Generators/iterators, Pythonicity, and primes
Miles
semanticist at gmail.com
Sun Apr 5 06:28:17 CEST 2009
On Sat, Apr 4, 2009 at 2:50 PM, John Posner wrote:
> Inspired by recent threads (and recalling my first message to Python
> edu-sig), I did some Internet searching on producing prime numbers using
> Python generators. Most algorithms I found don't go for the infinite,
> contenting themselves with "list all the primes below a given number".
>
> Here's a very Pythonic (IMHO) implementation that keeps going and going and
> going ...:
>
> from itertools import count
> from math import sqrt
>
> def prime_gen():
> """
> Generate all prime numbers
> """
> primes = []
> for n in count(2):
> if all(n%p for p in primes if p < sqrt(n)):
> primes.append(n)
> yield n
>
> The use of all() is particularly nifty (see
> http://code.activestate.com/recipes/576640/). And so is the way in which the
> list comprehension easily incorporates the sqrt(n) optimization.
>
> Question: Is there a way to implement this algorithm using generator
> expressions only -- no "yield" statements allowed?
def prime_gen():
primes = []
return (primes.append(n) or n for n in count(2) if all(n%p for p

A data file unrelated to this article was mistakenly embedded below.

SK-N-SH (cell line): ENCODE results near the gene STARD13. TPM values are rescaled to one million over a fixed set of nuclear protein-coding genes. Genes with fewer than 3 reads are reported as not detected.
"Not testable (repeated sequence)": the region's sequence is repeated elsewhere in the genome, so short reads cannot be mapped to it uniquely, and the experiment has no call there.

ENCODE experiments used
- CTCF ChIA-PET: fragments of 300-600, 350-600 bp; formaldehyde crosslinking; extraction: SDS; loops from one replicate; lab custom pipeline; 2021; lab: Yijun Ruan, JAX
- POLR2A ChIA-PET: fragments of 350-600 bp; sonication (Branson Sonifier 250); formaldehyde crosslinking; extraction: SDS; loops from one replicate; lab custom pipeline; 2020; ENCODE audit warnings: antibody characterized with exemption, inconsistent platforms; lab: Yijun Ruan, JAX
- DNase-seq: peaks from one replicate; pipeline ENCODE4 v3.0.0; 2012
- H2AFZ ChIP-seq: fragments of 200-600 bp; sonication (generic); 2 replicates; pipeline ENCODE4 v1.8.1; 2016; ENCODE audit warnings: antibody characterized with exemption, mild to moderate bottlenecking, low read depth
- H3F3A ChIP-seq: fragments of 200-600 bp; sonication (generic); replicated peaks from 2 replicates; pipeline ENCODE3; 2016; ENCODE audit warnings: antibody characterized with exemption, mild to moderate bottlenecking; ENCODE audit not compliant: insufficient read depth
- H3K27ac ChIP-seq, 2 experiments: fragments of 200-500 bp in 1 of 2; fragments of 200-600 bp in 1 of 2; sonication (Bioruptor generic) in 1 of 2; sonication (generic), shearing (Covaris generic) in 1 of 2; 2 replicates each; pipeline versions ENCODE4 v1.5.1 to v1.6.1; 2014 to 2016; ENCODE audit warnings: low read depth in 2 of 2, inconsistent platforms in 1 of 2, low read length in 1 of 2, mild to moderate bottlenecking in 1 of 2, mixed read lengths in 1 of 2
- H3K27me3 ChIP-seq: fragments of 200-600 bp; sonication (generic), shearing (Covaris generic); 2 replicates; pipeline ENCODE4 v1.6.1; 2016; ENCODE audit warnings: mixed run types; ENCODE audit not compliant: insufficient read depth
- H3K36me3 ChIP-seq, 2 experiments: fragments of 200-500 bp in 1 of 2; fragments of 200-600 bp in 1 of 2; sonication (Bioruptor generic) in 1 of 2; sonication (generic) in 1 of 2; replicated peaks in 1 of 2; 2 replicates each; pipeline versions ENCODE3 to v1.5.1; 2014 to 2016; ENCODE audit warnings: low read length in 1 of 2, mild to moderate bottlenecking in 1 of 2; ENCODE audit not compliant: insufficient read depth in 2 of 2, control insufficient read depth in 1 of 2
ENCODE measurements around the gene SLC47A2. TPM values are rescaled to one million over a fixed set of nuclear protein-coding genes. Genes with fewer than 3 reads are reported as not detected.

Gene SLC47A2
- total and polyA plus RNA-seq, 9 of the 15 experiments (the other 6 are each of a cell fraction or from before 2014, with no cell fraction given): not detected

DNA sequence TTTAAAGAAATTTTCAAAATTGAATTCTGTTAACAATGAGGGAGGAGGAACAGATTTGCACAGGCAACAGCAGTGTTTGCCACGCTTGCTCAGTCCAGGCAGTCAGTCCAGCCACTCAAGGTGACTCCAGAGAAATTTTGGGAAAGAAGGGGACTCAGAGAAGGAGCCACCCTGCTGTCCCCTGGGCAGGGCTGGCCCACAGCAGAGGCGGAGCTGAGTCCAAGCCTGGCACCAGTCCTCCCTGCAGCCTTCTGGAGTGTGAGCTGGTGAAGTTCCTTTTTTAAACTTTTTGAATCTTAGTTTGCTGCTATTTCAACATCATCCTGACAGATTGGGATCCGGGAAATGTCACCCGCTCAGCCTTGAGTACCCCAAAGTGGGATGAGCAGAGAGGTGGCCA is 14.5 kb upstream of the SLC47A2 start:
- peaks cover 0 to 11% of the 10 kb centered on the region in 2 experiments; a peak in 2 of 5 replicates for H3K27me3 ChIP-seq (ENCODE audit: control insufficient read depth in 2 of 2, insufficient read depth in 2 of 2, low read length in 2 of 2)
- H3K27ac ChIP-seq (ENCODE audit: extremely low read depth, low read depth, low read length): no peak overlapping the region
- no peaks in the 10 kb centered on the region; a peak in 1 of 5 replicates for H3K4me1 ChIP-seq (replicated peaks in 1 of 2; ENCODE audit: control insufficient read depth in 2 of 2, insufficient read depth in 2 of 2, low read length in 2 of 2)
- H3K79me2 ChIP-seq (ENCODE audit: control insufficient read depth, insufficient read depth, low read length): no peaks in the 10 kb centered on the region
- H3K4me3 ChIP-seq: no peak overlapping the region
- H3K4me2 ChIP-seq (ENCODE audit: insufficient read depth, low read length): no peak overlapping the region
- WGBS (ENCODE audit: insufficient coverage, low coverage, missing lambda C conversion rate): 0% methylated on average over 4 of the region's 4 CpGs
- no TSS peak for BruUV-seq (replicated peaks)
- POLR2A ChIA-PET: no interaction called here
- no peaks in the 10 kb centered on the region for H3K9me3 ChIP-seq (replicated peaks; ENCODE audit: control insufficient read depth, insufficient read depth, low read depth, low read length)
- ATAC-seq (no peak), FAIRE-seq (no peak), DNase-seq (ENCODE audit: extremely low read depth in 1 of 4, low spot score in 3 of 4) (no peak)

in primes if p<=sqrt(n)))
That version is only marginally faster than your original version.
The biggest performance penalty is that the (... for p in primes ...)
generator isn't aborted once p > sqrt(n). Here's a less nifty but much
more efficient version:
def prime_gen():
prime_list = [2]
for p in prime_list: yield p
for n in itertools.count(prime_list[-1] + 1):
for p in prime_list:
if p * p > n:
prime_list.append(n)
yield n
break
elif n % p == 0:
break
else:
raise Exception("Shouldn't have run out of primes!")
When generating the first 1000 primes, this version's approximately 20
times faster; for the first 10,000 primes, ~80x (but still much slower
than a simple Sieve of Eratosthenes). To make repeated calls faster,
move prime_list = [2] outside the function.
-Miles
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